However, Gilead officials at the conference claimed that the TDF-based drug was a “miracle drug” that was “extremely safe,” and had “no toxicities.” Other representatives for the pharmaceutical company went out of their way to downplay the boxed warning, claiming that it was “a ‘wait and see’ warning” and insinuating that the boxed warning was only a formality – a “class effect” warning – required by the FDA. Yet another Gilead representative overstated the types of medical conditions that called for TDF treatment.6
After confirming these statements, the FDA issued a warning letter to Gilead on March 14, 2002.7 This letter demanded the company stop making such bold statements about the drug’s efficacy and stop downplaying its risks.
3.2 Gilead’s marketing team make bold claims at an AIDS conference
The second incident happened at the National HIV/AIDS Update Conference in Miami, in 2003, where there were more than 1,500 people in attendance, including HIV safety advocates who were sure to relay the information to countless others not in attendance.
In spite of the earlier warning letter from the FDA, a Gilead representative once again referred to the boxed warning about the potential for developing lactic acidosis in Viread as a “class effect warning” that applied to all nucleoside analogues, not just Viread. The representative also described the side effects of TDF drugs as “fewer” than other HIV treatments, and as “benign,” and did not mention the fact that Viread had to be taken with other antiretroviral drugs, not on its own.8
On July 29, 2003, the FDA again issued a warning letter to Gilead, demanding that they stop downplaying the risks of their TDF drugs.9
3.3 Gilead website pushes TDF drug for unapproved use
The third incident happened when the FDA Googled the TDF drug, Viread, to find Gilead had bought an advertisement for the drug in the results page. That advertisement referred to Viread as a “Hepatitis B Prevention” pill. However, the FDA’s approved use of Viread was as a hepatitis B treatment, not as a prophylactic that could prevent someone from contracting the disease.10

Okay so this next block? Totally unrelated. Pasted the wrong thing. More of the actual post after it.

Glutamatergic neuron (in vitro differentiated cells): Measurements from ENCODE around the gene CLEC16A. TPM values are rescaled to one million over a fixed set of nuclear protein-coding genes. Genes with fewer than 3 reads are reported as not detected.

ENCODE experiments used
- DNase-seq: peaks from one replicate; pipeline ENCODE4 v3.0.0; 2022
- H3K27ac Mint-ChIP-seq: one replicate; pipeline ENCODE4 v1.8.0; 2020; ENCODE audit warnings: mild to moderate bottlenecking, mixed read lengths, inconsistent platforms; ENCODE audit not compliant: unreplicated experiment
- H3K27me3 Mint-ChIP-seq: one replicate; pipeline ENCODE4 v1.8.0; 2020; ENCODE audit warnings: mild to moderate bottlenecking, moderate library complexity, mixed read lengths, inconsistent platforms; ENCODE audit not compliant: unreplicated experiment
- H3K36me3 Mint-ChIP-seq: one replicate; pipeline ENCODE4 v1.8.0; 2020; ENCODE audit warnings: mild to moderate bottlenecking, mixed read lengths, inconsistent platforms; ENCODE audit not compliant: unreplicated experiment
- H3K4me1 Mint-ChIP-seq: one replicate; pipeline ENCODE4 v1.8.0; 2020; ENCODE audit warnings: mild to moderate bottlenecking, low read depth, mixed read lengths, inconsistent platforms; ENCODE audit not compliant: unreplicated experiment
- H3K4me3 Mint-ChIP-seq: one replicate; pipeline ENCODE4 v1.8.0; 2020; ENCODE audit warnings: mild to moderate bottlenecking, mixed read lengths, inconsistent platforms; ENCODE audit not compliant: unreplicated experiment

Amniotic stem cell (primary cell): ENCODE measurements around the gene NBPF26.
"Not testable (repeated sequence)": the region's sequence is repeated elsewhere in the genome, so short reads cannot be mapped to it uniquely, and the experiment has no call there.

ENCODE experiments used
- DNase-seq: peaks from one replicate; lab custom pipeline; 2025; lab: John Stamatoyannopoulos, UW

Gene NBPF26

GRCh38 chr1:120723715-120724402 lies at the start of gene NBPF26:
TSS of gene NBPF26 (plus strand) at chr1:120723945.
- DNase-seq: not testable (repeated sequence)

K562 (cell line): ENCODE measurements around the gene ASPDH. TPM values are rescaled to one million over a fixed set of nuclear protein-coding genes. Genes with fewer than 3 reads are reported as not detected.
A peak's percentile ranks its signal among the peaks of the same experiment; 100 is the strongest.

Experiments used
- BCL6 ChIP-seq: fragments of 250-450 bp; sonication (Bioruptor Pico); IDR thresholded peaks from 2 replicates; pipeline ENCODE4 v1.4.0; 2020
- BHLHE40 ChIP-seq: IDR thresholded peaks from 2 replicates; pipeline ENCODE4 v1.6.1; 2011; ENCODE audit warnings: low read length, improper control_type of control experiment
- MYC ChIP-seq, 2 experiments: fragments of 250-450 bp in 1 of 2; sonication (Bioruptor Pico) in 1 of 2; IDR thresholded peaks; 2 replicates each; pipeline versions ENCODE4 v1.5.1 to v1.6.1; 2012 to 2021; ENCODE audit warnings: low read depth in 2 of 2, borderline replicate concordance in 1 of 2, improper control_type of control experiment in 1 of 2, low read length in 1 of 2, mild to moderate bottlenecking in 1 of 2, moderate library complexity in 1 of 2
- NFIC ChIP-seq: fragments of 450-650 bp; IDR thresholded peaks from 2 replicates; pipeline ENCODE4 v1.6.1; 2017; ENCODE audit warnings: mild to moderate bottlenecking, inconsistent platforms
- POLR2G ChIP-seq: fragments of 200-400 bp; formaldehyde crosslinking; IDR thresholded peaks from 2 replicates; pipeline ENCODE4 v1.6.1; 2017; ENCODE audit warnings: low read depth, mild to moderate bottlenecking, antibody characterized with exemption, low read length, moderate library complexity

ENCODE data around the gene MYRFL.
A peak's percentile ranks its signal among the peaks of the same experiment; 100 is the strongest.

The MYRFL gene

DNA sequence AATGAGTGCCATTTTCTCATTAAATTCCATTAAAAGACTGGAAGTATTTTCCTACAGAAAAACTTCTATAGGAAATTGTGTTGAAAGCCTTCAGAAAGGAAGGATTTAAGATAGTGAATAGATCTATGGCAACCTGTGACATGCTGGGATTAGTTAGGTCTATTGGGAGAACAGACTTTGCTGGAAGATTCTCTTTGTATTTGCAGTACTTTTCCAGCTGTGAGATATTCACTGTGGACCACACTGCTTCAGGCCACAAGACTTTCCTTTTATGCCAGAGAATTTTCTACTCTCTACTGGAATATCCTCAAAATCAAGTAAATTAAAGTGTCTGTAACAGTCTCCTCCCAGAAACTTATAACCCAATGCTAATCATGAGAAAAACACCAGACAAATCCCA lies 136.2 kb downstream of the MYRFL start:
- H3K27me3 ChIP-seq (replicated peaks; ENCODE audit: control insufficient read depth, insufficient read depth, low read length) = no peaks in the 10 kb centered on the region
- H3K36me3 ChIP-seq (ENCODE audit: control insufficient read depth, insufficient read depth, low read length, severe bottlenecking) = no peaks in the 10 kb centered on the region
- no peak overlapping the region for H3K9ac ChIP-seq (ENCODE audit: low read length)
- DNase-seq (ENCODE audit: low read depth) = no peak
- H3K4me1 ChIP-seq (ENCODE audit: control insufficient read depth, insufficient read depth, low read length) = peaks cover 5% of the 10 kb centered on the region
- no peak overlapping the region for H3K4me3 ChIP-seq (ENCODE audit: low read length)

On June 27, 2014, the FDA again issued a warning letter to Gilead, demanding they stop the illegal promotion of its TDF drugs for off-label use.
4. Why Truvada’s warning label is significant
The inadequate warnings on the labels for Truvada and Gilead’s other TDF drugs are significant because they could amount to a legal failure to warn doctors and patients of the risks of the drugs.
Pharmaceutical companies like Gilead have a legal obligation to disclose the risks of taking their drugs. The law recognizes this legal obligation because it understands how much doctors and patients rely on them. However, drug companies recognize that fully disclosing the risks of their products will likely deter patients from using them.
The inadequacy of the warning labels could prevent them from satisfying Gilead’s legal requirements to warn people of the dangers of its TDF drugs, like Truvada. If a court decides that Gilead failed to uphold its duty to warn doctors and patients of these risks, Gilead could be held liable for the injuries that their nondisclosures caused.
Many Truvada lawsuits have claimed that this is just what has happened:
All of these lawsuits seek compensation from Gilead for compensation, including:
- Medical expenses,
- Lost wages,
- Reduced earning capacity,
- Physical pain,
- Mental and emotional suffering, and
- Loss of consortium for the victim’s family.
In addition to compensatory damages, these lawsuits seek to punish Gilead for their conduct by demanding punitive damages.
- Warning Label for Truvada – Revised May 2018.
- See, e.g., Falcó V, et al., “Severe nucleoside-associated lactic acidosis in human immunodeficiency virus-infected patients: report of 12 cases and review of the literature,” Clinical Infectious Diseases 34(6):838-46 (March 15, 2002) and Gallant JE, et al., “Efficacy and safety of tenofovir DF vs stavudine in combination therapy in antiretroviral-naive patients: a 3-year randomized trial,” Journal of the American Medical Association 292(2):191-201 (July 14, 2004).
- See Note 1, Warning Label for Truvada – Revised July 2012, and Warning Label for Truvada – Revised June 2013.
- See note 3.
- See Warning Label for Viread – Revised 2008.
- FDA Warning Letter to Gilead Sciences, Inc. – March 14, 2002.
- See note 6.
- FDA Warning Letter to Gilead Sciences, Inc. – July 29, 2003.
- See note 8.
- FDA Warning Letter to Gilead Sciences, Inc. – June 27, 2014.